Sunday, March 01, 2009

The Case of the Missing Babies

Princeton has quite a few natural areas, but in another way, I would say that we are not providing for the needs of kids for nature. Take for instance the strong need in children to witness the wonder of creation and growth. By this, I mean the birth and growth of baby animals. The breeding of dogs is largely left to professionals. Kittens are scarce, which may be just as well, given the toll stray cats can exact on local birds. Farms open to the public are few and require a drive.

What do we have to fill this void? Some people are lucky to have birds nest close to a window. My daughters have seen Monarch caterpillars grow into butterflies, and seen cicadas emerge from their shells. They were delighted to find baby goldfish in our backyard miniponds, and promptly gave them all names. But really this is slim pickins when compared to all the joy, wonder and learning that could be taking place. 

So, what do I tell my eight year old when she pleas to buy an exotic frog at the local store? We know that the trade in exotic pets, as with the importation of exotic plants, has contributed to the unraveling of our ecosystems, as well-meaning owners release exotic animals into the wild when they can no longer care for them at home. 

This situation is akin to the difficulties gardeners face when they seek out native plants to buy. What we have in both cases is a void in local native offerings that people then seek to fill by importing exotics. There are, fortunately, some steps being taken to supply local native plants to buy. The Friends of Princeton Open Space has held small native plant sales the past two years. Bowman's Hill Wildflower Preserve sells native plants, and other local organizations like Stonybrook Watershed Association and the Mercer County Master Gardeners have periodic sales. Most promising, in terms of scale and sticking to local genotypes, is D&R Greenway's efforts, which began with a sale this past fall.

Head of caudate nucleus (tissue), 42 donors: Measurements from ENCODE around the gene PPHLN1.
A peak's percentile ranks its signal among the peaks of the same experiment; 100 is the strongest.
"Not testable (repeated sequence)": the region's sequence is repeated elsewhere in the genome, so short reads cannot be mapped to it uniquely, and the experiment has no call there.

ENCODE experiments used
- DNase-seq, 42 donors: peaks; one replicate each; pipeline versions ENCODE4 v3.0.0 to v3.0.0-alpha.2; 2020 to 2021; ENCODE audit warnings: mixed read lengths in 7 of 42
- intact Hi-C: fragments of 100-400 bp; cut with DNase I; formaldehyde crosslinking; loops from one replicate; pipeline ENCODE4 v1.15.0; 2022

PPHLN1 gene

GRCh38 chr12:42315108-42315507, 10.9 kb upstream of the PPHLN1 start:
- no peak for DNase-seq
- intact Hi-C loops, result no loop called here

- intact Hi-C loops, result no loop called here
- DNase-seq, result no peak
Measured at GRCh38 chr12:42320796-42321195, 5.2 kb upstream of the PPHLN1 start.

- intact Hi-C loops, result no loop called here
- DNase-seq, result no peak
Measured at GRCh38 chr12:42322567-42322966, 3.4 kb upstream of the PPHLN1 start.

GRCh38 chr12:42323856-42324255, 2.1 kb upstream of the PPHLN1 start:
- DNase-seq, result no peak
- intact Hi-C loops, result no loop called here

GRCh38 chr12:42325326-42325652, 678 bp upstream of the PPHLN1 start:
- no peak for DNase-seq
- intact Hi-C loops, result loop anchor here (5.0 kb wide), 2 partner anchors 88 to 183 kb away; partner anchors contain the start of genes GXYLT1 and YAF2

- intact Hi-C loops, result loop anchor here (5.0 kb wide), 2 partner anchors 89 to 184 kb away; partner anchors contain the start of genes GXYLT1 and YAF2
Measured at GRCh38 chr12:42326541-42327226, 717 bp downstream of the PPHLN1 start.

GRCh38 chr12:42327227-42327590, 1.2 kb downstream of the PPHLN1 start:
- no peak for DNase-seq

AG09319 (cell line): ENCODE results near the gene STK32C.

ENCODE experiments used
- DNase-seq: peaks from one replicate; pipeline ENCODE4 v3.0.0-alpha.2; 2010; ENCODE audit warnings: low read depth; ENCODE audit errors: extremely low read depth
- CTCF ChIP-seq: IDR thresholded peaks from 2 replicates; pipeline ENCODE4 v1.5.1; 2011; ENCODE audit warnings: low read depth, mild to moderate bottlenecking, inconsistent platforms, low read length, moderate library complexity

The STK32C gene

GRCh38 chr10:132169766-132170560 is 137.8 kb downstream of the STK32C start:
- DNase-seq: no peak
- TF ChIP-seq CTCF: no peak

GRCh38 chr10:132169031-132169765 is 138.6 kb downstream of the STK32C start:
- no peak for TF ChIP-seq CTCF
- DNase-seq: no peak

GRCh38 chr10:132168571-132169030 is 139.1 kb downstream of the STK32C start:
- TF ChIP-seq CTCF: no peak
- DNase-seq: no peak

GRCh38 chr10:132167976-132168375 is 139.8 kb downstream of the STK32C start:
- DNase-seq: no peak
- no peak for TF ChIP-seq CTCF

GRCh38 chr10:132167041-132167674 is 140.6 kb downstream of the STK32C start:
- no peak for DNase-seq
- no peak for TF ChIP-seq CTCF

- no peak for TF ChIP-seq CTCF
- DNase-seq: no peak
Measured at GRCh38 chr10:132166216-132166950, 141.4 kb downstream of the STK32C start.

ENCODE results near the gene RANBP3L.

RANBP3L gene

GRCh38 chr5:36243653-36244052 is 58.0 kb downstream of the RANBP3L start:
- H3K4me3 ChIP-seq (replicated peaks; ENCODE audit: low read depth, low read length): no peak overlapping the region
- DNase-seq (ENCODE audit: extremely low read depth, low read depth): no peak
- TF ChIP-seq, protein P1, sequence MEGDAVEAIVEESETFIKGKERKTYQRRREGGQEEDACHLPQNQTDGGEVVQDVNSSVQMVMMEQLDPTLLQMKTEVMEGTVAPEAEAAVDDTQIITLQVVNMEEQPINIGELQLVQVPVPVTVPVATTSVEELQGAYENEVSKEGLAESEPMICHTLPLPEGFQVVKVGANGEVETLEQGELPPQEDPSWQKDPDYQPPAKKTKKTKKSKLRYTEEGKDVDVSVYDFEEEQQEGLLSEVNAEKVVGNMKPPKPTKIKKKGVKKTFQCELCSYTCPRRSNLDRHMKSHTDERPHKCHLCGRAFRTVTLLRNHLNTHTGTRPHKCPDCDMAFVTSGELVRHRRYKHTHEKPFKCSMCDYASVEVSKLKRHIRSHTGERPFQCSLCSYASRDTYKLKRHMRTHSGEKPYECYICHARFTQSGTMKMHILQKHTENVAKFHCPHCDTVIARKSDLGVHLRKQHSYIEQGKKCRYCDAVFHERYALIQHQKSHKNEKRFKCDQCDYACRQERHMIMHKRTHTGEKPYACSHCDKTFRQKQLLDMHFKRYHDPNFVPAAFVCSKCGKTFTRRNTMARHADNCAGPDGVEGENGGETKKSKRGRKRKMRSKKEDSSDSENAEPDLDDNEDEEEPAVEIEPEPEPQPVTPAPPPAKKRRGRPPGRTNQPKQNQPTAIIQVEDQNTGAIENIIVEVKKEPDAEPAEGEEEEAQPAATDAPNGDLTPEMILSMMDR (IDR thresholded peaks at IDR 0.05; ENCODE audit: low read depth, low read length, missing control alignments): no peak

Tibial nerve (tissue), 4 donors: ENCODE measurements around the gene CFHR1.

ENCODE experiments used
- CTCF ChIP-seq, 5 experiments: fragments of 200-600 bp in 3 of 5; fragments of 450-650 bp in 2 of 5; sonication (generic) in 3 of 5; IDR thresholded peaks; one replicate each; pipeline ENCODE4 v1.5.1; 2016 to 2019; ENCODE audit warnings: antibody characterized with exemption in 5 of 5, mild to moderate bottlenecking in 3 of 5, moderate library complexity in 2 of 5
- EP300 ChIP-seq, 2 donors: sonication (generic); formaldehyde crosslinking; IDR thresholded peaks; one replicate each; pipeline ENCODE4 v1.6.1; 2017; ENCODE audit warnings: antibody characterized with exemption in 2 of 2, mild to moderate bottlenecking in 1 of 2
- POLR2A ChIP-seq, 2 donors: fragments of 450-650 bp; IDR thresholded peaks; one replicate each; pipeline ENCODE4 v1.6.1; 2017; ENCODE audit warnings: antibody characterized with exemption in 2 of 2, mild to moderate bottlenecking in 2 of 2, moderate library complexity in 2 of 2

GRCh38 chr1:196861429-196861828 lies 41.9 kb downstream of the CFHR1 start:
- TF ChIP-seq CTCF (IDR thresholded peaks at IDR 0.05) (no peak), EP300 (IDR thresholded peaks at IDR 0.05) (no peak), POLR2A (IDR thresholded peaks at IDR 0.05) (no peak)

The more difficult problem is how to fill the void in children's lives, when demonstrations of nature's fecundity are so hard to find. I remember as a kid bringing a couple tadpoles home from some nearby pond and watching them grow legs in our aquarium. That's the kind of thing I have in mind. Though nowadays we're discouraged from foraging in the wild, there must be an alternative to teaching kids that nature is something they buy at the local store.

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